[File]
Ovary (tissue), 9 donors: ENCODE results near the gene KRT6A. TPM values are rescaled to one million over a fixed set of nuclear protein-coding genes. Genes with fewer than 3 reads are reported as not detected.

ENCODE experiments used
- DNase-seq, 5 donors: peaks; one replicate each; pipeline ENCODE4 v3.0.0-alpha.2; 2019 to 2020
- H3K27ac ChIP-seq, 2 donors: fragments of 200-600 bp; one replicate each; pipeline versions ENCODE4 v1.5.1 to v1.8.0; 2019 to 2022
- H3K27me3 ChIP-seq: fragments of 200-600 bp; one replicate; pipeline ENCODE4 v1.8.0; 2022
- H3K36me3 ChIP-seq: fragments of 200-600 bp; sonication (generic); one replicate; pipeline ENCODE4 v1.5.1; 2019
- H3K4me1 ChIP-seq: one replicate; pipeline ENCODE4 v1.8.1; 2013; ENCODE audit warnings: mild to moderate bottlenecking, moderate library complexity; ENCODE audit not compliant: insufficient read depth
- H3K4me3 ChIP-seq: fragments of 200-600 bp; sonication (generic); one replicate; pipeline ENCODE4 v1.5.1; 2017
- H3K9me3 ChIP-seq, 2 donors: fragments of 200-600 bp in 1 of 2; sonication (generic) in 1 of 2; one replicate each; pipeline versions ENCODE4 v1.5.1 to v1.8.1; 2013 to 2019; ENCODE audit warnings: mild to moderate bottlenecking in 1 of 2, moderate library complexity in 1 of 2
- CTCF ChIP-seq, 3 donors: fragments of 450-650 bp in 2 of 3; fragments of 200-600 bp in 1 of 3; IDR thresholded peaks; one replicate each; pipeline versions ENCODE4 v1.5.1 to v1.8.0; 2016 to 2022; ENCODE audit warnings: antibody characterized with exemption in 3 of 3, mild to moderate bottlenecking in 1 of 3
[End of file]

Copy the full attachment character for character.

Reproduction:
Ovary (tissue), 9 donors: ENCODE results near the gene KRT6A. TPM values are rescaled to one million over a fixed set of nuclear protein-coding genes. Genes with fewer than 3 reads are reported as not detected.

ENCODE experiments used
- DNase-seq, 5 donors: peaks; one replicate each; pipeline ENCODE4 v3.0.0-alpha.2; 2019 to 2020
- H3K27ac ChIP-seq, 2 donors: fragments of 200-600 bp; one replicate each; pipeline versions ENCODE4 v1.5.1 to v1.8.0; 2019 to 2022
- H3K27me3 ChIP-seq: fragments of 200-600 bp; one replicate; pipeline ENCODE4 v1.8.0; 2022
- H3K36me3 ChIP-seq: fragments of 200-600 bp; sonication (generic); one replicate; pipeline ENCODE4 v1.5.1; 2019
- H3K4me1 ChIP-seq: one replicate; pipeline ENCODE4 v1.8.1; 2013; ENCODE audit warnings: mild to moderate bottlenecking, moderate library complexity; ENCODE audit not compliant: insufficient read depth
- H3K4me3 ChIP-seq: fragments of 200-600 bp; sonication (generic); one replicate; pipeline ENCODE4 v1.5.1; 2017
- H3K9me3 ChIP-seq, 2 donors: fragments of 200-600 bp in 1 of 2; sonication (generic) in 1 of 2; one replicate each; pipeline versions ENCODE4 v1.5.1 to v1.8.1; 2013 to 2019; ENCODE audit warnings: mild to moderate bottlenecking in 1 of 2, moderate library complexity in 1 of 2
- CTCF ChIP-seq, 3 donors: fragments of 450-650 bp in 2 of 3; fragments of 200-600 bp in 1 of 3; IDR thresholded peaks; one replicate each; pipeline versions ENCODE4 v1.5.1 to v1.8.0; 2016 to 2022; ENCODE audit warnings: antibody characterized with exemption in 3 of 3, mild to moderate bottlenecking in 1 of 3